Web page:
The likely next Prime Minister of Bulgaria, Kiril Petkov, dashed the hopes of the Zaev regime that he will authorize the speedy opening of Macedonia’s EU accession talks. In an interview with Der Spiegel, Petkov said that Macedonia will have to wait at least six more months, until committees are set up to review Bulgarian issues with Macedonia, such as the Macedonian history textbooks, where Petkov complains about the mention of the Bulgarian participation in the Axis during the Second World War.
We need to set up working groups and let them sit down for six months, so that it’s not just the nationalists on both sides who are calling the shots. Why are there no flights and no train connections between Sofia and Skopje? Let’s talk more about economics than about different interpretations of the shared history. Or about (Northern) Macedonian textbooks that claim that Bulgarians are fascists. Giving the green light to accession negotiations now without discussion will only strengthen the nationalists in both camps. We are counting on negotiations rather than propaganda, Petkov told Der Spiegel.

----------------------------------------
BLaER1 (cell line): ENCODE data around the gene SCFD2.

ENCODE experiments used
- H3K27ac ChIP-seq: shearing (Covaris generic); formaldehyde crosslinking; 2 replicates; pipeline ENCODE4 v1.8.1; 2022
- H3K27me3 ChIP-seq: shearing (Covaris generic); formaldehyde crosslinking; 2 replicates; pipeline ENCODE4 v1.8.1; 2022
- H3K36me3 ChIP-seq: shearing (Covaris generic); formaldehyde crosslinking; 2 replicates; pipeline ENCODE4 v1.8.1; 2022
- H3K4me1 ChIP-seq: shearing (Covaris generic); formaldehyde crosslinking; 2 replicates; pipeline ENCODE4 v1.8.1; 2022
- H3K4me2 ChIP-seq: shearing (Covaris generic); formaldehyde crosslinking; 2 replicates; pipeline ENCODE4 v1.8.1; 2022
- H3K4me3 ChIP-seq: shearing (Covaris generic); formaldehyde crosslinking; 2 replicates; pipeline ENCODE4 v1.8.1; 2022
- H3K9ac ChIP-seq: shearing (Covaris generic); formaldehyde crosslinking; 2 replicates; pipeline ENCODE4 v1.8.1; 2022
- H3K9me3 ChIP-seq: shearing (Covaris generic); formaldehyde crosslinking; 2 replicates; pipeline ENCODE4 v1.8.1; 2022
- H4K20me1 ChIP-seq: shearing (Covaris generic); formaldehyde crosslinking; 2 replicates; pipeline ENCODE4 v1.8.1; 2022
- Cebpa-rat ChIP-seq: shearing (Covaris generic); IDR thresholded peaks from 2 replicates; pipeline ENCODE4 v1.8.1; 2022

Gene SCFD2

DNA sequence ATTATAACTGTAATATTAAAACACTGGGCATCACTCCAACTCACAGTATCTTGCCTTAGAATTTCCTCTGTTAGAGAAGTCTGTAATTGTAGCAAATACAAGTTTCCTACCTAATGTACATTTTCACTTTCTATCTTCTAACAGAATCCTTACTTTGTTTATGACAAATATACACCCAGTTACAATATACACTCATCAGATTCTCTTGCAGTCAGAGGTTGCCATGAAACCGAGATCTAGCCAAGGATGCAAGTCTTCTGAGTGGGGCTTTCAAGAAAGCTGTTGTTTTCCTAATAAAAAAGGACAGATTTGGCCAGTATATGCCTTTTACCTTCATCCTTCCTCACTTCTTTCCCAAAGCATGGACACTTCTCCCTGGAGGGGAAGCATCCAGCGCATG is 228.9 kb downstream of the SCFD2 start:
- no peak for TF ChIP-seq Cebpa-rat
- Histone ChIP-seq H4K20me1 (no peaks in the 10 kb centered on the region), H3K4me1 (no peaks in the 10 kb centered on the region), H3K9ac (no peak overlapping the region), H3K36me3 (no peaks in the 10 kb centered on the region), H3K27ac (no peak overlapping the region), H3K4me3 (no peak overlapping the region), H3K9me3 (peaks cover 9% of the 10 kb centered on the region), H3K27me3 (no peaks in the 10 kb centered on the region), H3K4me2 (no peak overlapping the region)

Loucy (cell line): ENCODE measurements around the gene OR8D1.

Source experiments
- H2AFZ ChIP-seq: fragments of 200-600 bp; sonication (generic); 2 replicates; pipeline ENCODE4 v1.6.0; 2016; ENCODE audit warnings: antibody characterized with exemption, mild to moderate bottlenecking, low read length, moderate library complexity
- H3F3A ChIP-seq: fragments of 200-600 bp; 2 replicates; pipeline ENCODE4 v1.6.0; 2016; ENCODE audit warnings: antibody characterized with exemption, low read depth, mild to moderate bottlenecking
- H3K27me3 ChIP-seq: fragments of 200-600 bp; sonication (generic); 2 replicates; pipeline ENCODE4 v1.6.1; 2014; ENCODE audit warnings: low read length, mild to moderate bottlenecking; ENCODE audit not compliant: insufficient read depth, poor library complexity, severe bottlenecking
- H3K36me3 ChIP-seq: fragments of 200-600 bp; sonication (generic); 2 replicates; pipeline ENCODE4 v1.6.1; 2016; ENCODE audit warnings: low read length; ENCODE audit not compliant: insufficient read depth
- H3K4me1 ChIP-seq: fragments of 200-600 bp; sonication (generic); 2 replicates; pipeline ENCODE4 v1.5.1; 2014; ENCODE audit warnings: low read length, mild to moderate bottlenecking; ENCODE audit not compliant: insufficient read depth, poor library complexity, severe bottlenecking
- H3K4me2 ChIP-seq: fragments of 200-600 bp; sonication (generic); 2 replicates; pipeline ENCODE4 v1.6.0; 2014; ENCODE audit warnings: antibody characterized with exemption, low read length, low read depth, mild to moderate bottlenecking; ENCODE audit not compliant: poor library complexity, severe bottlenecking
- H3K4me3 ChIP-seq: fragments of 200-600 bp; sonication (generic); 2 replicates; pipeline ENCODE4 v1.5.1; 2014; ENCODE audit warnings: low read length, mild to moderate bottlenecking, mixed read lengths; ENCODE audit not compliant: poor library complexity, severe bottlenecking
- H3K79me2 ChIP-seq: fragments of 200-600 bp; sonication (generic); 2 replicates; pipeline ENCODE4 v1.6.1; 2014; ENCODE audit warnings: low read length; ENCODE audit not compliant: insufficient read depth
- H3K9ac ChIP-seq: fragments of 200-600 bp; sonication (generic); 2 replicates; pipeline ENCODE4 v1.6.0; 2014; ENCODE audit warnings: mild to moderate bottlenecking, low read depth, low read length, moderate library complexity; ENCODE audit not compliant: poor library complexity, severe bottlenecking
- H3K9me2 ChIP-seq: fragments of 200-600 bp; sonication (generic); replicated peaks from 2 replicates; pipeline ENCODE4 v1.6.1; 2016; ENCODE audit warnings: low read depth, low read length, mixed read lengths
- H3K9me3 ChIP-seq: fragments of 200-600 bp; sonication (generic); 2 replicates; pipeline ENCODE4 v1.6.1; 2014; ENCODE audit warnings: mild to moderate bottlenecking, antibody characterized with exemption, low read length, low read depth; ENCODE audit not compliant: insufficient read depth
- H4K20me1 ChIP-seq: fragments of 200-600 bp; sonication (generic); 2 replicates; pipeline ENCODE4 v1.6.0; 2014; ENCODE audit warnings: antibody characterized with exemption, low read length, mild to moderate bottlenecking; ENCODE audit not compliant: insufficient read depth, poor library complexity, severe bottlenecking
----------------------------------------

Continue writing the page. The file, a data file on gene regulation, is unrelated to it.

Journalist Walter Mayr observed that the issues Bulgaria raises against Macedonia are “flimsy”. There is already a joint committee of historians whose discussions have gotten progressively more difficult as the years went by and Petkov is asking for new such groups to be formed in different areas.
Petkov was among the more conciliatory Bulgarian politicians during the negotiations to form the new coalition, but it includes the Bulgarian Socialist Party and the ITN protest movement led by showman Slavi Trifonov. Both have taken hard line positions toward Macedonia, and ITN is expected to be given the foreign policy department in the next Government.
The previous Borisov Government, and President Radev from BSP, have made increasingly intrusive demands toward Macedonia, which were eventually unanimously supported by the Bulgarian Parliament. The demands are that Macedonia redefines its national identity and history along Bulgarian lines, and more recently, the demands are also focusing on the alleged discrimination against ethnic Bulgarians in Macedonia.
The next European Council is on December 14th, and Zoran Zaev was hoping that he can secure some kind of a deal with Bulgaria by then – he was even using the wave of sympathy between the two countries after the disastrous bus accident two weeks ago to say that it will “positively influence relations” and hinted it could help do away the veto.